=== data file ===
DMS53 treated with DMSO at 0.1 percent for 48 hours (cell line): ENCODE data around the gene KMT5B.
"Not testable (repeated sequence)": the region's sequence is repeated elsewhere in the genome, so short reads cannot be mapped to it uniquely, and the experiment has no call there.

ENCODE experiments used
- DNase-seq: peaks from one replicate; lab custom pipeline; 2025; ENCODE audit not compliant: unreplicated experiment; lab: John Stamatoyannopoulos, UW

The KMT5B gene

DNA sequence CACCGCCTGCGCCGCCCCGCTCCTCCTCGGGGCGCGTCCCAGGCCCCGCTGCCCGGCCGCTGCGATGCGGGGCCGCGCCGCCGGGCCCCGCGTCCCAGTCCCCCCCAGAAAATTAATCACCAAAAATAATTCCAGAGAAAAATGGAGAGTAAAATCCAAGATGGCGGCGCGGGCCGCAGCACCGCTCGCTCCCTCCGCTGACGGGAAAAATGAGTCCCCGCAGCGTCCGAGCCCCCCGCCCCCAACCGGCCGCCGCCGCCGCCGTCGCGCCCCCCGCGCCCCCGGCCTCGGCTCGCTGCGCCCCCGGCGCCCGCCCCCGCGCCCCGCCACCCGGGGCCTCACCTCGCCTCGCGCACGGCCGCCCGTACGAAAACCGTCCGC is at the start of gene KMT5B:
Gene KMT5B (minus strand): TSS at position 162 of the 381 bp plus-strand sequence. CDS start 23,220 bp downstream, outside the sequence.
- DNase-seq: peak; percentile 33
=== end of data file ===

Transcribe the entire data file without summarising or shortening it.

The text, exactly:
DMS53 treated with DMSO at 0.1 percent for 48 hours (cell line): ENCODE data around the gene KMT5B.
"Not testable (repeated sequence)": the region's sequence is repeated elsewhere in the genome, so short reads cannot be mapped to it uniquely, and the experiment has no call there.

ENCODE experiments used
- DNase-seq: peaks from one replicate; lab custom pipeline; 2025; ENCODE audit not compliant: unreplicated experiment; lab: John Stamatoyannopoulos, UW

The KMT5B gene

DNA sequence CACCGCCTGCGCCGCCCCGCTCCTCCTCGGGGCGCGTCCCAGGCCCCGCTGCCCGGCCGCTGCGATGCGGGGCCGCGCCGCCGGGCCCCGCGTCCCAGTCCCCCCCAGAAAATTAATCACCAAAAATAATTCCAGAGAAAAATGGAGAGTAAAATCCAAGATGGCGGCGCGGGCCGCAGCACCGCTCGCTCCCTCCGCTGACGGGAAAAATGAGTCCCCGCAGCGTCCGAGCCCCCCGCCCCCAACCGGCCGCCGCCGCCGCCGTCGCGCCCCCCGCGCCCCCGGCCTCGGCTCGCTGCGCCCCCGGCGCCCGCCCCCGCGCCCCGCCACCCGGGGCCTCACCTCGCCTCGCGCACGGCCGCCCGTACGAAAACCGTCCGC is at the start of gene KMT5B:
Gene KMT5B (minus strand): TSS at position 162 of the 381 bp plus-strand sequence. CDS start 23,220 bp downstream, outside the sequence.
- DNase-seq: peak; percentile 33